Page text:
The second wave

It was end of May 2012 when Egyptians went to the polls to vote for their leaders. The country, for the first time, experiencedfree presidential elections. Mohamed Morsi who was a prominent member of the Muslim Brotherhood received more than half of the votes and gained victory against his rival Ahmed Shafik. The new leader promised to be the president of all Egyptians. He promised a civilian, constitutional and modern country. His leadership, however, from the start was a suspicious one for the Youth Revolutionaries who believed that the Brotherhood was cooperating with the army. Regardless of this perception, Morsi was elected with respect to the majoritarian democracy which automatically gave him legal legitimacy to run Egypt.

In a short period of time, controversies about Morsi increased due to the great power he granted himself soon after his presidency. Although his power grab was claimed to be for a temporary time until stability is reached and constitutional amendments are approved, his action triggered mass protests to re-emerge. Furthermore, his Islamic outlook made many people concerned about the Islamic tendency of his rule. The Tahrir Square once again was hosting thousands of people asking him to step out.

It did not take too long for the army to come to the stage and establish a solution to the turmoil. General Abdel Fattah el- Sisi, head of the army at the time, asked Morsi to close the differences between him and the people. He led the process which resulted with Morsi and his government's fall. Sisi seemed to be siding with the people on the streets and wishing to fulfill their demands. Change and the following order once again were brought by the military whichapparently added much more to the high polarization between the pro and anti Morsi protestors.

Is the third wave on the way?

Recently, in the end of May 2014, el- Sisi became the new president winning 94 percent of votes and sweeping his rival HamdeenSabahi away. Newly- elected President, for many Egyptians, meant stability and order. However, the amount of turnout puts his legitimacy under suspicion. Less than 50 per cent of the electorate voted. Most likely it wasthe Youth Revolutionaries and the Islamic groups; especially the Muslim Brotherhood that boycotted the elections which definitely did not offered a wide political spectrum. The amount of turnout draws an accurate picture of the high polarization in the country.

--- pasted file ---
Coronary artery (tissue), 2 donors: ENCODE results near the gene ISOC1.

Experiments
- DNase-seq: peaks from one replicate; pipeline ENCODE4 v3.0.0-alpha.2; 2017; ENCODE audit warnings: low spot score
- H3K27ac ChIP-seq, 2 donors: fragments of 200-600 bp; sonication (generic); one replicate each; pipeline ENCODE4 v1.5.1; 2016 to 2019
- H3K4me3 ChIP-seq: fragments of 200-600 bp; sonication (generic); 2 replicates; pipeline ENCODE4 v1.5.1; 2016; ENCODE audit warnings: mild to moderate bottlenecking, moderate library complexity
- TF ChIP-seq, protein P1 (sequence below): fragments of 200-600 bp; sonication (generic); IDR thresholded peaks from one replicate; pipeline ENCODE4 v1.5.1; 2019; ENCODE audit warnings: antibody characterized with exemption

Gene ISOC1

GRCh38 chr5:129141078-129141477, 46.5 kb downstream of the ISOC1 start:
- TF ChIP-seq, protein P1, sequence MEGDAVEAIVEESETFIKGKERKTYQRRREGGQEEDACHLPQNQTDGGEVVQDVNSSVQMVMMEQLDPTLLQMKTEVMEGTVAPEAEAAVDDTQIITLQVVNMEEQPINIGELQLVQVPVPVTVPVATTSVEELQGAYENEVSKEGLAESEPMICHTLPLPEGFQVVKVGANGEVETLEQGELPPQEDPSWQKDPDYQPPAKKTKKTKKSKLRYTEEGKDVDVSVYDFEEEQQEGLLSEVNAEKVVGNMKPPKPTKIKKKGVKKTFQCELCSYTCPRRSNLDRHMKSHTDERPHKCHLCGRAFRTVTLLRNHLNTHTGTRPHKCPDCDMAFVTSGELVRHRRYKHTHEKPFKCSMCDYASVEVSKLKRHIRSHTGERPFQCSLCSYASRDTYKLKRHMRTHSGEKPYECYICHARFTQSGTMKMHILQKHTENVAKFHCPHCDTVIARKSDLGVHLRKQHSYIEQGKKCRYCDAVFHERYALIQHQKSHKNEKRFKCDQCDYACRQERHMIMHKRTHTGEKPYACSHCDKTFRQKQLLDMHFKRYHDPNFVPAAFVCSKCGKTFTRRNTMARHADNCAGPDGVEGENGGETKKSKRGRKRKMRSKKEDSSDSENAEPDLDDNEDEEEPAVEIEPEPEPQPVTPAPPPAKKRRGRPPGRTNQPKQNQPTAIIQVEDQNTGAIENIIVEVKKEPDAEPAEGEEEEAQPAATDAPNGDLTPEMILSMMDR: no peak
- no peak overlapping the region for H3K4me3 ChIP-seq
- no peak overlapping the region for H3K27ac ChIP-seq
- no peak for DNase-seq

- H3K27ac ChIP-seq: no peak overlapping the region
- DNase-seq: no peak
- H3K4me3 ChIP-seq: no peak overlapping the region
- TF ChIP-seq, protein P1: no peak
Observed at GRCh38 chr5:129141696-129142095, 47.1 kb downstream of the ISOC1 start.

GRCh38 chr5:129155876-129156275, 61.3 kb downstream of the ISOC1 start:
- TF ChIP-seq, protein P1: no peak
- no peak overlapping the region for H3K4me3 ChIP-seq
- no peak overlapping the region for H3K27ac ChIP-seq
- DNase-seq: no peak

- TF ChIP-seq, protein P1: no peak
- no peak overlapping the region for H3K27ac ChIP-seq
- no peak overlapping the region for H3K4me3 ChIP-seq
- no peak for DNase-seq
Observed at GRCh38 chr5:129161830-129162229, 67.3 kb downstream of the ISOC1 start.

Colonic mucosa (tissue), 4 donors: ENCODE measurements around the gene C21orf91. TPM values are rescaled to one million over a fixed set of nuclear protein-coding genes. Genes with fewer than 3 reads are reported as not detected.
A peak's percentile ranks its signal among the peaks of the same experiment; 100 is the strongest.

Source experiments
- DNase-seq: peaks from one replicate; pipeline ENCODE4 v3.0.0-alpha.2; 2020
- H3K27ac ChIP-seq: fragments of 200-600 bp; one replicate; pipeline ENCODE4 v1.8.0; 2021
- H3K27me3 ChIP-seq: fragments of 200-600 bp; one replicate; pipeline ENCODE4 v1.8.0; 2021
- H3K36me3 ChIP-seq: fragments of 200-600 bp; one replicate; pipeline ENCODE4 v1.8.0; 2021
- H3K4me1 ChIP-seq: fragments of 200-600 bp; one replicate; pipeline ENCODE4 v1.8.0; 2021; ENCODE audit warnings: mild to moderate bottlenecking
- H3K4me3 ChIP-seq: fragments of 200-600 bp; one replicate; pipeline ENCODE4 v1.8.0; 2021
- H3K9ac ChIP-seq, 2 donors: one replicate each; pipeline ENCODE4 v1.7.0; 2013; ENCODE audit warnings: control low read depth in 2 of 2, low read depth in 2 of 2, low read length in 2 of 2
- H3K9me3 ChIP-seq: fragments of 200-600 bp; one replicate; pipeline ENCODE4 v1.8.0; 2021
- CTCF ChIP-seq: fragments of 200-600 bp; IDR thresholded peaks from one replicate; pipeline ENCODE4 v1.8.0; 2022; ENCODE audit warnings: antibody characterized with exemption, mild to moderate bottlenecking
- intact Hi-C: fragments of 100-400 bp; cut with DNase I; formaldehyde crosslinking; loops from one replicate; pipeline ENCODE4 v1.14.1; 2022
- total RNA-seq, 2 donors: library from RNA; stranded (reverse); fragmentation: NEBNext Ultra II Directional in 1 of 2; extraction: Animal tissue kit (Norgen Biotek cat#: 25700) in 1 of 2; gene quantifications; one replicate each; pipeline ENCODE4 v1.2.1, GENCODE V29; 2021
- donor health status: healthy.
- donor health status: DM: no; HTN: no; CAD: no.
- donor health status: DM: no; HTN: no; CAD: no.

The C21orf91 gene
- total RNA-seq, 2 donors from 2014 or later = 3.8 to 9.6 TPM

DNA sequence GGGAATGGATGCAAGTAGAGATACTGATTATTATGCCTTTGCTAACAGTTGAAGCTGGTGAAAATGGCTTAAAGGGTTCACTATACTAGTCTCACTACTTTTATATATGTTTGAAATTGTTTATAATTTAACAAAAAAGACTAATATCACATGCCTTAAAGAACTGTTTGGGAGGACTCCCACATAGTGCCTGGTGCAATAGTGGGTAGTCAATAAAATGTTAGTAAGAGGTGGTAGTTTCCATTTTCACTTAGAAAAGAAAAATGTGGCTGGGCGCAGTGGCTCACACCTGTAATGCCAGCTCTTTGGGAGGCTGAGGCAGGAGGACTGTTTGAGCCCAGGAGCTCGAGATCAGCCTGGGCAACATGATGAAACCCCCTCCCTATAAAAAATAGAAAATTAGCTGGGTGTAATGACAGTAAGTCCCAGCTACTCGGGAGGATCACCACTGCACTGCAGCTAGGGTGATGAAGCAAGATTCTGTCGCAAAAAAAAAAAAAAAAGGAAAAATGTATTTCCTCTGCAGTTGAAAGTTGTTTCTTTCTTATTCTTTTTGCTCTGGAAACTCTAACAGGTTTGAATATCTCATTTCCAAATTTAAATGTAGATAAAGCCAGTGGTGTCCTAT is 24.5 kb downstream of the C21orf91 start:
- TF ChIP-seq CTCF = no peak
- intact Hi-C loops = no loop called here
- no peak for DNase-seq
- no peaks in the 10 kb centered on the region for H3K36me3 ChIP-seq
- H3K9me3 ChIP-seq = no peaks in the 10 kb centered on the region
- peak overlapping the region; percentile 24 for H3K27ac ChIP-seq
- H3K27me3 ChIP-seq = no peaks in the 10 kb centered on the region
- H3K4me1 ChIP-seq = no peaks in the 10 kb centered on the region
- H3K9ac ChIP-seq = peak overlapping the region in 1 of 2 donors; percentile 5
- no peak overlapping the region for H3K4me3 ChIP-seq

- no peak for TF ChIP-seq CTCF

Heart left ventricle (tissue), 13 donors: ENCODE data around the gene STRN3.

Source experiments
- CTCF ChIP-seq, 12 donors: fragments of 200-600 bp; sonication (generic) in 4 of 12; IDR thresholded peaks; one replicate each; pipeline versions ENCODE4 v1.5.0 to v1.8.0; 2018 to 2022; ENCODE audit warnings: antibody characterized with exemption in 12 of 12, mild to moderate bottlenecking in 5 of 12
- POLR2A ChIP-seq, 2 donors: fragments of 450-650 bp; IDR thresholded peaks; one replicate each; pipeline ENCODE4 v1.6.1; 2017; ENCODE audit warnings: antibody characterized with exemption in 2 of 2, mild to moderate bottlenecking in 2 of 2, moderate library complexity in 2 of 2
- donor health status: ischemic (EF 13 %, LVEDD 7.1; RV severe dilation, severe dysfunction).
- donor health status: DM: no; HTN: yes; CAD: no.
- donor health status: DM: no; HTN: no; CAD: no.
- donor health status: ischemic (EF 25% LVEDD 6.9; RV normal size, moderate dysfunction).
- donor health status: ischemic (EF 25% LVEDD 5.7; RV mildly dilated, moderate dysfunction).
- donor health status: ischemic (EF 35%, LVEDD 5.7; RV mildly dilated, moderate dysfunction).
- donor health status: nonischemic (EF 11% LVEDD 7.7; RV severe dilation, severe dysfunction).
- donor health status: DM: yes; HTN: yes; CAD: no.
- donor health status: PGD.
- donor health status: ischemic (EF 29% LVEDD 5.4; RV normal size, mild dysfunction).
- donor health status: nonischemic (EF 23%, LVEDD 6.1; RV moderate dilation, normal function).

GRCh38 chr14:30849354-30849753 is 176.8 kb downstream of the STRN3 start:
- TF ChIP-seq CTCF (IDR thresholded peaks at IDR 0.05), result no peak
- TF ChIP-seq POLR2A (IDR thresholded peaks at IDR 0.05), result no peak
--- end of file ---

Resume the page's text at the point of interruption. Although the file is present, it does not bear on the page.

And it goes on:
It seems that there is no wide consensus within the society about Egypt's future. On the one hands, there are people on the street demonstrating the current situation and on the other hand, there are more than happy with the elections results.Sisi has burdened a heavy task with his presidency and has to work a lot to find a comprehensive solution to the tense interplay between Islam, Tahrir Sprit and the military. This adds more to his duties which he has to accomplish. He h

as to deal with not only the high political tension, human rights, bureaucracy, and security issues but also with huge national debt, poverty, unemployment. Although Sisi was not specific about this economic and political program during his election campaign, his priority, most likely, will be economy.
The crucial question here is to ask; what has changed in Egypt so far? What have these change waves brought to the country? Since the beginning of 2011, there is a constant cycle spinning around change and order. Have the Egyptians eventually reached order with Sisi's presidency or are there still new waves on the way? The current unrest in the country, unfortunately, does not allow giving positive answers to these questions.


The Brotherhood members, Salafi movement, liberals, youth and the revolutionaries are all actors of the change and order. Throughout this time, more or less, they all have found representation in the political sphere to some extent. The most prominent actor however, surely is the armed forces which confidently imposed its own designs of order to the Egyptians. Despite all the changes took place in the country since the 2011 Revolution the strong remnants of the military guardianship preserved its role. However, it certainly makes sense to claim that the army failed to carry out its mission successively and could not provide an atmosphere which brought real, sustained and cohesive order to Egypt.

* Research Assistant, POMEAS